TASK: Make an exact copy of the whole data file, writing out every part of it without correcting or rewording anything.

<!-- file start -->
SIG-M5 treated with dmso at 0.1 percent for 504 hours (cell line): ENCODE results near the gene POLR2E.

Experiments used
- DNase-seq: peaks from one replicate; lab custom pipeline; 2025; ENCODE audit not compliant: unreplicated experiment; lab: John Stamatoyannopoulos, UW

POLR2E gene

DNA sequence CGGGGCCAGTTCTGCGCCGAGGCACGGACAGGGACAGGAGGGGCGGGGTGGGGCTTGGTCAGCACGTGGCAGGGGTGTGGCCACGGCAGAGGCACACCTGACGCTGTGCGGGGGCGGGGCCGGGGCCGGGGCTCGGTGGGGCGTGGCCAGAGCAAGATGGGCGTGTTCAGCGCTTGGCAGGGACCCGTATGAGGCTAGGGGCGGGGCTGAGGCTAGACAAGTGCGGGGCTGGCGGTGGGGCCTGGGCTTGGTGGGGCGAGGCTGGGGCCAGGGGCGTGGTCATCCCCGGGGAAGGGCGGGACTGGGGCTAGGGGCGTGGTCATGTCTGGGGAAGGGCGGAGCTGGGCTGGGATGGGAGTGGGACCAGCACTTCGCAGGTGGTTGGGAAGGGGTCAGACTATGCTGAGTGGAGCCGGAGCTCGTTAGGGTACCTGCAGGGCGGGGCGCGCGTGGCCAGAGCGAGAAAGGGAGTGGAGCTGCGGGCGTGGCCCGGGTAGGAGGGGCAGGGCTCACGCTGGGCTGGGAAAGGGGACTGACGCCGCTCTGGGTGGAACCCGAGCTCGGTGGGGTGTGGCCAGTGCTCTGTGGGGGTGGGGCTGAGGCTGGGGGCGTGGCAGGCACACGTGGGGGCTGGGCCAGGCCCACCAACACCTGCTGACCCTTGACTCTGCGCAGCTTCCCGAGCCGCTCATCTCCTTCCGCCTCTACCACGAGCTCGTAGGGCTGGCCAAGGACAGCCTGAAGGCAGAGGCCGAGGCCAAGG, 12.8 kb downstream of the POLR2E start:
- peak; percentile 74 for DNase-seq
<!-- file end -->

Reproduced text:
SIG-M5 treated with dmso at 0.1 percent for 504 hours (cell line): ENCODE results near the gene POLR2E.

Experiments used
- DNase-seq: peaks from one replicate; lab custom pipeline; 2025; ENCODE audit not compliant: unreplicated experiment; lab: John Stamatoyannopoulos, UW

POLR2E gene

DNA sequence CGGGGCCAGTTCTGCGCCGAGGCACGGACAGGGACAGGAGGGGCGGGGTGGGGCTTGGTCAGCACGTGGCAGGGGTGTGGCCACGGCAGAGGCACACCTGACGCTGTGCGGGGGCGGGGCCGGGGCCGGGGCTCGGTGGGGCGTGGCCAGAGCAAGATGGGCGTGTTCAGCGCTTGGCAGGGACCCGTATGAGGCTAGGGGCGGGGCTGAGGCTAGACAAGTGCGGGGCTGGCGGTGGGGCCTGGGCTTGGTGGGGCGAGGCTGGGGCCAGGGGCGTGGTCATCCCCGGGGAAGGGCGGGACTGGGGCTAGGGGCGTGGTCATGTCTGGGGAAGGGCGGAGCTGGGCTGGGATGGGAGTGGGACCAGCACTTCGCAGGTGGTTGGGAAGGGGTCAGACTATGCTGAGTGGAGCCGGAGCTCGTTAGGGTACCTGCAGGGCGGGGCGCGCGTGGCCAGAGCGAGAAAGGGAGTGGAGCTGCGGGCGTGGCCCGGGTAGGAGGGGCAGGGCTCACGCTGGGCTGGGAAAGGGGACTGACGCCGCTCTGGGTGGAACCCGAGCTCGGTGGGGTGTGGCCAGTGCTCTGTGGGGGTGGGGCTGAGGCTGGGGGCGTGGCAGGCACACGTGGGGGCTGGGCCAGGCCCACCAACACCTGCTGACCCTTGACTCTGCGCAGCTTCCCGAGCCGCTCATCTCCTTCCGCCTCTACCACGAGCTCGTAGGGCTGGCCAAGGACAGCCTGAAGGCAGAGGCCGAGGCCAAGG, 12.8 kb downstream of the POLR2E start:
- peak; percentile 74 for DNase-seq